I first look to the Bible for moral guidance and for wisdom.
I say this even though I am not a Christian (I am a Jew and a non-Orthodox one at that). And I say this even though I attended an Ivy League graduate school (Columbia), where I learned nothing about the Bible there except that it was irrelevant, outdated and frequently immoral.
Bible is Incomparable
I say this because there is nothing — not any religious or secular body of work — that comes close to the Bible in forming the moral bases of Western civilization and therefore of nearly all moral progress in the world.
It was this book that guided every one of the Founding Fathers of the United States, including those described as “deists.” It is the book that formed the foundational values of every major American university. It is the book from which every morally great American from George Washington to Abraham Lincoln to the Rev. (yes, “the Reverend,” almost always omitted today in favor of his secular credential, “Dr.”) Martin Luther King, Jr., got his values.
It is this book that gave humanity the Ten Commandments, the greatest moral code ever devised. It not only codified the essential moral rules for society, it announced that the Creator of the universe stands behind them, demands them and judges humans’ compliance with them.
It gave humanity the great moral rule, “Love your neighbor as yourself.”
It taught humanity the unprecedented and unparalleled concept that all human beings are created equal because all human beings — of every race, ethnicity, nationality and both male and female — are created in God’s image.
It taught people not to trust the human heart, but to be guided by moral law even when the heart pulled in a different direction.
This is the book that taught humanity that human sacrifice is an abomination.
This is the book that de-sexualized God — a first in human history.
This is the book that alone launched humanity on the long road to abolishing slavery. It was not only Bible-believers (what we would today call “religious fundamentalists”) who led the only crusade in the world against slavery; it was the Bible itself, thousands of years before, that taught that God abhors slavery. it legislated that one cannot return a slave to his owner and banned kidnapping for slaves in the Ten Commandments.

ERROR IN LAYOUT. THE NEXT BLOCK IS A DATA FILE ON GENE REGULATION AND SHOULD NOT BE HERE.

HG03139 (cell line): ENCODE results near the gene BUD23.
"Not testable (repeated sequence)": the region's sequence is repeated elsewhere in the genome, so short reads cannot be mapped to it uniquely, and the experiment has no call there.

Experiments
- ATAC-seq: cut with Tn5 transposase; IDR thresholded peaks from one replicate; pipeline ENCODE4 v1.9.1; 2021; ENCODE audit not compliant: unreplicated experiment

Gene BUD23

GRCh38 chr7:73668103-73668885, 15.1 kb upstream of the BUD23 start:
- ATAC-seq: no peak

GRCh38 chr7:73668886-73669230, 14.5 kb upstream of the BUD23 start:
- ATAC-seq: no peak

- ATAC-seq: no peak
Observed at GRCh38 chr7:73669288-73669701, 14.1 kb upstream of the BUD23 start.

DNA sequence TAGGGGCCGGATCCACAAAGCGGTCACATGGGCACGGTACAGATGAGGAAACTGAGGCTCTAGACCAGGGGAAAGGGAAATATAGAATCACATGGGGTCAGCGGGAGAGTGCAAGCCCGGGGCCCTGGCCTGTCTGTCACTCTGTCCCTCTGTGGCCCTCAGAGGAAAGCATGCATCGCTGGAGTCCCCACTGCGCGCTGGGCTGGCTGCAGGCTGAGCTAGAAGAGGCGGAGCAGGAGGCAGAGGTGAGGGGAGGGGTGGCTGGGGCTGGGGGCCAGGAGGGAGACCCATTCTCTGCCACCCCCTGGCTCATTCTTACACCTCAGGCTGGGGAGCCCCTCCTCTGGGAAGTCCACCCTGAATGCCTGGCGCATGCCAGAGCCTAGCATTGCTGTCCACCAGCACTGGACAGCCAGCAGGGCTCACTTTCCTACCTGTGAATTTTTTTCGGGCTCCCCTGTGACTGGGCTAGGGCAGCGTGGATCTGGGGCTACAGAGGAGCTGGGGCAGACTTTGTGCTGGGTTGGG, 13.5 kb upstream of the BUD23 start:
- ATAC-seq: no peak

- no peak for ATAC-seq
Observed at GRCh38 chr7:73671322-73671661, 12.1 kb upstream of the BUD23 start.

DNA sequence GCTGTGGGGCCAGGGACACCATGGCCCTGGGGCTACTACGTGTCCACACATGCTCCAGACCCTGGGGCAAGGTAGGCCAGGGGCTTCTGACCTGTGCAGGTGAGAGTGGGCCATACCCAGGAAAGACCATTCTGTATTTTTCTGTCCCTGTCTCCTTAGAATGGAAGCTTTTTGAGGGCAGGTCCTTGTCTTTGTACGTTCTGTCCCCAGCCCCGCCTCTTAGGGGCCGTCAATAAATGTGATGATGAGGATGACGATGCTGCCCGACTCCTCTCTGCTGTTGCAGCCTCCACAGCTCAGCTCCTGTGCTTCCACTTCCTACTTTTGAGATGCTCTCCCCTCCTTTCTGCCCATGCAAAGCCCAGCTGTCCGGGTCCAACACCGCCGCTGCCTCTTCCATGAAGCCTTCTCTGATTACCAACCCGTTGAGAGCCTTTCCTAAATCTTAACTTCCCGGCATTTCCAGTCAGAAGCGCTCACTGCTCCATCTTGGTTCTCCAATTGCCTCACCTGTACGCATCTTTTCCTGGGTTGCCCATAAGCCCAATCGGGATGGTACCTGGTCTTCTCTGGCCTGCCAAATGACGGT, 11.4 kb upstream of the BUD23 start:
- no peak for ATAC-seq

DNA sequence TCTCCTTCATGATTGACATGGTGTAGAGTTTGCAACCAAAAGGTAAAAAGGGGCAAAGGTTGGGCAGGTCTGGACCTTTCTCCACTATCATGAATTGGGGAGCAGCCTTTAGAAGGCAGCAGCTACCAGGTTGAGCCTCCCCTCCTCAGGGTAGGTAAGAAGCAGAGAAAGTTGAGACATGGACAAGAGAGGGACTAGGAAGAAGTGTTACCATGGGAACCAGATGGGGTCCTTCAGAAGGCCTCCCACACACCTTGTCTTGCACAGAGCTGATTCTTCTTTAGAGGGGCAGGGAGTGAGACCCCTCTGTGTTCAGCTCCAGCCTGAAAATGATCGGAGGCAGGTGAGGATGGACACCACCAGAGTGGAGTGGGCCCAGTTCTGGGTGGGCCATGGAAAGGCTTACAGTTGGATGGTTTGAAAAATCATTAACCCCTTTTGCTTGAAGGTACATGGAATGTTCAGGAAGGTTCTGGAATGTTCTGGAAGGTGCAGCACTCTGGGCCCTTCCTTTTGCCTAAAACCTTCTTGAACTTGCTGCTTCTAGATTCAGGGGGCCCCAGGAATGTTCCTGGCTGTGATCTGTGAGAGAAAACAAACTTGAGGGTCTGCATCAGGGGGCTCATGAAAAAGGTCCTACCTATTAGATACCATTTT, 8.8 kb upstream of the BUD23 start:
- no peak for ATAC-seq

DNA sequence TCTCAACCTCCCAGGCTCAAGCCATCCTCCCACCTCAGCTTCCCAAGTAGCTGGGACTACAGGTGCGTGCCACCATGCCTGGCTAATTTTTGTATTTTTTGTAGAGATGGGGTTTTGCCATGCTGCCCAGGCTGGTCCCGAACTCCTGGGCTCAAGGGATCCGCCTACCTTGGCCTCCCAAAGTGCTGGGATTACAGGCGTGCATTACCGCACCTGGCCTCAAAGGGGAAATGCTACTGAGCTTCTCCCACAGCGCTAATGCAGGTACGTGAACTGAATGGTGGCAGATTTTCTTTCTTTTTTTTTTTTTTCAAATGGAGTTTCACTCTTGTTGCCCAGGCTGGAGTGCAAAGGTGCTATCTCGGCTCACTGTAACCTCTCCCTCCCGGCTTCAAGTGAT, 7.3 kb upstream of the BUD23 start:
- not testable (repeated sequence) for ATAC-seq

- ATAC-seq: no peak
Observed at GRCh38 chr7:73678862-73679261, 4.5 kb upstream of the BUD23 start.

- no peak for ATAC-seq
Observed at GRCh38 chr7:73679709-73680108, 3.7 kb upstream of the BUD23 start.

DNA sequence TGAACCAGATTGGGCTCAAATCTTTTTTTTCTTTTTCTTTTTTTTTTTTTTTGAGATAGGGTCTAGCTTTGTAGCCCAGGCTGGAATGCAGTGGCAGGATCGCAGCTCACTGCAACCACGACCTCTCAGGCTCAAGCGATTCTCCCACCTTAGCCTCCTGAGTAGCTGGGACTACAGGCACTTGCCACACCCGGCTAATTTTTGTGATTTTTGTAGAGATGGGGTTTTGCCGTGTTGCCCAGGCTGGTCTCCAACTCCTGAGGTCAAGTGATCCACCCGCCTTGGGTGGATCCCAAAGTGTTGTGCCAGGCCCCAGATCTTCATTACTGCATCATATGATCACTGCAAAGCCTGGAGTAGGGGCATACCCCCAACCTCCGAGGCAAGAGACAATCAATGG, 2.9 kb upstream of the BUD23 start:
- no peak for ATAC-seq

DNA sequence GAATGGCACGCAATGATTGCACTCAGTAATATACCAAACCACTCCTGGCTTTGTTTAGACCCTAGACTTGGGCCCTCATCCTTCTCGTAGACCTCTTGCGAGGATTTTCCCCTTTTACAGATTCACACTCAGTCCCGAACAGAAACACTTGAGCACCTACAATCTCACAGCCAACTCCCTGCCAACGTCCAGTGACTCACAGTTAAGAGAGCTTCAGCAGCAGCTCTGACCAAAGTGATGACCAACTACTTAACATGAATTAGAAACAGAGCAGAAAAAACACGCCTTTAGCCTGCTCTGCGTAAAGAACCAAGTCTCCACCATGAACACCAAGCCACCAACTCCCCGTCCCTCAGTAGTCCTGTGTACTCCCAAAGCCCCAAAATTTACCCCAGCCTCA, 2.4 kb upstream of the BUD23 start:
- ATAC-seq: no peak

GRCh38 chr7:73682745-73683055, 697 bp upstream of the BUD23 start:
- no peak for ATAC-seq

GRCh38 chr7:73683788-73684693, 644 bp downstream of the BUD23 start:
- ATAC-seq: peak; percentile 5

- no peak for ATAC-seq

Stealing people, kidnapping, was the most widespread source of slavery, and “Thou shall not steal” was first a ban on stealing humans and then on stealing property.
It was this book that taught people the wisdom of Job and of Ecclesiastes, unparalleled masterpieces of world wisdom literature.
Influence on Civilization
Without this book, there would not have been Western civilization, or Western science, or Western human rights, or the abolitionist movement, or the United States of America, the freest, most prosperous, most opportunity-giving society ever formed.
For well over a generation, we have been living on “cut-flower ethics.” We have removed ethics from the Bible-based soil that gave them life and think they can survive removed from that soil. Fools and those possessing an arrogance bordering on self-deification think we will long survive as a decent society without teaching the Bible and without consulting it for moral guidance and wisdom.
If not from the Bible, from where should people get their values and morals? The university? The New York Times editorial page? They have been wrong on virtually every great issue of good and evil in our generation.
They mocked Ronald Reagan for calling the Soviet Union an “evil empire.” More than any other group in the world, Western intellectuals supported Stalin, Mao, and other Communist monsters. They are utterly morally confused concerning one of the most morally clear conflicts of our time — the Israeli-Palestinian/Arab conflict. The universities and their media supporters have taught a generation of Americans the idiocy that men and women are basically the same. And they are the institutions that teach that America’s founders were essentially moral reprobates — sexist and racist rich white men.
When the current executive editor of the New York Times, Jill Abramson, was appointed to that position she announced that “In my house growing up, The Times substituted for religion.” The quote spoke volumes about the substitution of elite media for religion and the Bible in shaping contemporary America.